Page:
she invited THE PEOPLE to join her in forming a new community where status would depend on service and domination would be replaced by equitable community where revolution would begin in the heart and would lead to reconciliation, not revenge, transforming the process by which we live and learn where deadening isolation would be replaced by rejuvenating silences where we would learn from and celebrate folk on the margins where we would share, not possess, and heal each other’s wounds in a new story of power-with not power-over of collaboration not competition of beauty not belligerence
the poet had a radical idea the seed of a Seventh Story that will heal the world the earlier six stories all claimed that the path to peace, security, and happiness was about WINNING us over them or us overthrowing them or us staying apart from them or us cleansing ourselves of them or us having things that they don’t or us being more important than them because of our competitive suffering… but in the Seventh Story, the story of reconciliation, we still get to win, just not at anybody else’s expense in the Seventh Story, human beings are not the protagonists of the world Love is.
The Story of Love it’s a story in which some of us know that our purpose is not merely self-interest but the common good Some of Us For All of Us (Gareth Higgins & Brian McLaren, The Seventh Story, 2019, pp. 8-46)
This story is inspired, of course, by the life of our Jesus, who grew up, as Isaiah 53 said, to be despised and rejected, a person of suffering, acquainted with grief. He absorbed punishment so there will be no such thing as punishment for us anymore. Though we wander like lost sheep out in the wilderness, Jesus becomes a sheep to be sacrificed, for us. He did no violence at all when His suffering came, not even with what He spoke. This was the way of God for Jesus, and for us. To take away evil and violence and aloneness and pain and death. He experienced all of this, for us. Loving us.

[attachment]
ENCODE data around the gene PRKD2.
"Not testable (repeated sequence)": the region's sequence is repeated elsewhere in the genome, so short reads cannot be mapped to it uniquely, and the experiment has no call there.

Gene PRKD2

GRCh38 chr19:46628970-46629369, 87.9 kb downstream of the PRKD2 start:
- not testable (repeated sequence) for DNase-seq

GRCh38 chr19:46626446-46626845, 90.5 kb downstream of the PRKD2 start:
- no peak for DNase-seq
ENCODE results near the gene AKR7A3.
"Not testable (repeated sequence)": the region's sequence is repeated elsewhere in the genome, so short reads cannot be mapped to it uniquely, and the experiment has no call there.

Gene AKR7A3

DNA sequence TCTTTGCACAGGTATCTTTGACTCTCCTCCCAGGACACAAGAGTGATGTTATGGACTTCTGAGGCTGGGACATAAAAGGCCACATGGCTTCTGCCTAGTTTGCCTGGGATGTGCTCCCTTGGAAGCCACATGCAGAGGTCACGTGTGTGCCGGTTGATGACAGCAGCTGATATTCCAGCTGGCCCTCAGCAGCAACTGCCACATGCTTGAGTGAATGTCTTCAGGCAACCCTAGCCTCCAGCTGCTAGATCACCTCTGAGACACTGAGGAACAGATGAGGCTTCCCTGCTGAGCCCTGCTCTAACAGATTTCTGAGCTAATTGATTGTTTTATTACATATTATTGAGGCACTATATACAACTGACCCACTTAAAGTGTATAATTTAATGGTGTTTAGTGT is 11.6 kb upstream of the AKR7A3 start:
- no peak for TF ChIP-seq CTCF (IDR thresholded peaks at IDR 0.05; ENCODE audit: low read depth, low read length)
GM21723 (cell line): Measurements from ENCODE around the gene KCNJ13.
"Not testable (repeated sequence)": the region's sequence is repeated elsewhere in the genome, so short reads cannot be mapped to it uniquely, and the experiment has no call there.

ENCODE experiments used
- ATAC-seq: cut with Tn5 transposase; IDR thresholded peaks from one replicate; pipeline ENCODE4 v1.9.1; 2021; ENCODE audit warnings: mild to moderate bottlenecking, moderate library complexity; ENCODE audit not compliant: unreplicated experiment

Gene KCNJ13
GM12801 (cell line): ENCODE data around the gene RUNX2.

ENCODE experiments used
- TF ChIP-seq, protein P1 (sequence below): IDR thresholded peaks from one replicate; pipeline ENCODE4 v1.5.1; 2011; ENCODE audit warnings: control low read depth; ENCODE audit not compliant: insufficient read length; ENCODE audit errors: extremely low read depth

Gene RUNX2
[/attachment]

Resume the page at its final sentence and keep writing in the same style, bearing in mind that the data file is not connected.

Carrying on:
So, out of His terrible death, Jesus saw light, light to shine upon us all, within us all. He did the right thing, to make us all ‘right with God.’ So He is great. We have worshipped Jesus again today. And we remember in a few moments His great sacrifice. With a simple little feast: by sharing bread and drink, with one another, with a whole world of believers, and with His Spirit today. Christ makes us one, in Him. Now, let me end with the finale of the Seventh Story.
[another long pause] they killed the poet, of course the Seventh Story was too much to take for people with visions limited to the narrow circle of self